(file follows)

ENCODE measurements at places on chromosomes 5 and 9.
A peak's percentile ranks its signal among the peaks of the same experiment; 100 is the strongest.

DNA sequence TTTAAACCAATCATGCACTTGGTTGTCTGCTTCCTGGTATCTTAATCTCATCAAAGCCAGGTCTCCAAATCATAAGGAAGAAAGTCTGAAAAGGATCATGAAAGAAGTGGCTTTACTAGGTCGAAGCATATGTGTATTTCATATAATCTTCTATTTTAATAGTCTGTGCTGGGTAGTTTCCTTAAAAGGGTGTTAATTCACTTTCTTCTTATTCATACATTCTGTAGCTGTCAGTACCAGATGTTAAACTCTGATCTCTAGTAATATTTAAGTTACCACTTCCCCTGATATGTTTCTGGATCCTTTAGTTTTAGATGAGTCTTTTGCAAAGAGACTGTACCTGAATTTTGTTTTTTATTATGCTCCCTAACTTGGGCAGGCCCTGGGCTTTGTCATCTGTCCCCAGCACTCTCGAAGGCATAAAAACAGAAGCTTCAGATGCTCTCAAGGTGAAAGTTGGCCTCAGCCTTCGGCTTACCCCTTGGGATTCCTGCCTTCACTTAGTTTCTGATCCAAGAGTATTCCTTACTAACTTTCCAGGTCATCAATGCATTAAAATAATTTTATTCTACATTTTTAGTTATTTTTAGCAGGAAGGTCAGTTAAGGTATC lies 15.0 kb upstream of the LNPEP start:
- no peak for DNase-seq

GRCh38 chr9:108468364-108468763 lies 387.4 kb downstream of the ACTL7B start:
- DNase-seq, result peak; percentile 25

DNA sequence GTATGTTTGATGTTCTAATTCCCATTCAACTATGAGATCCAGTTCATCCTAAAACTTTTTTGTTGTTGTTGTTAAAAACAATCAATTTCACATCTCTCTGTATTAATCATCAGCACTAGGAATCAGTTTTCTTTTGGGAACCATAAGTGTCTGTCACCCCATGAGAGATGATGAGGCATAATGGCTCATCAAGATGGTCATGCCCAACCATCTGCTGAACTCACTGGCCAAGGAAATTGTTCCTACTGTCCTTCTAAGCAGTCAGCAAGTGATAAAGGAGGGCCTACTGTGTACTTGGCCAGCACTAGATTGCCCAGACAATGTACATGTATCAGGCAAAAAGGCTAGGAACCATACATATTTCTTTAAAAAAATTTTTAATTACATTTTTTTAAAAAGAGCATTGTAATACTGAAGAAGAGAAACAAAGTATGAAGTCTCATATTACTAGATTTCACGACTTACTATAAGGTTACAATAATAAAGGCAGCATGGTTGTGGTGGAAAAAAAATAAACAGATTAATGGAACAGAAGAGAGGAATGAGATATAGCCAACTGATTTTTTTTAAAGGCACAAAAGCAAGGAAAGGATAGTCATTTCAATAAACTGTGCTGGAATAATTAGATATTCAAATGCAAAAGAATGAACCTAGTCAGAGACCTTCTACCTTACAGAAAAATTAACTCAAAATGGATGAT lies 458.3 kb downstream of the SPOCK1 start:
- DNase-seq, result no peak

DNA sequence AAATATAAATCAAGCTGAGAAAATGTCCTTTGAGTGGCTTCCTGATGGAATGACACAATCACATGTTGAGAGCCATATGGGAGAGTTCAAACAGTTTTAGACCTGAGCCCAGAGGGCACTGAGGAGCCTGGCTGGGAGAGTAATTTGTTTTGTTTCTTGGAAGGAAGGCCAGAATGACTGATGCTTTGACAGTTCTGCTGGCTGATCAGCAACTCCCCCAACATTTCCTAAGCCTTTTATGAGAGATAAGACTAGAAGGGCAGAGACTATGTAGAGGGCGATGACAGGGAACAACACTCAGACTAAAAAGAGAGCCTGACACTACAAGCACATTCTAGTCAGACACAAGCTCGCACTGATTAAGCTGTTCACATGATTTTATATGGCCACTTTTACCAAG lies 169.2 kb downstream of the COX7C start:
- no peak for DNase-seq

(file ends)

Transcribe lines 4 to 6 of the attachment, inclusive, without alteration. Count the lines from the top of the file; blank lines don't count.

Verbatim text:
- no peak for DNase-seq

GRCh38 chr9:108468364-108468763 lies 387.4 kb downstream of the ACTL7B start:
- DNase-seq, result peak; percentile 25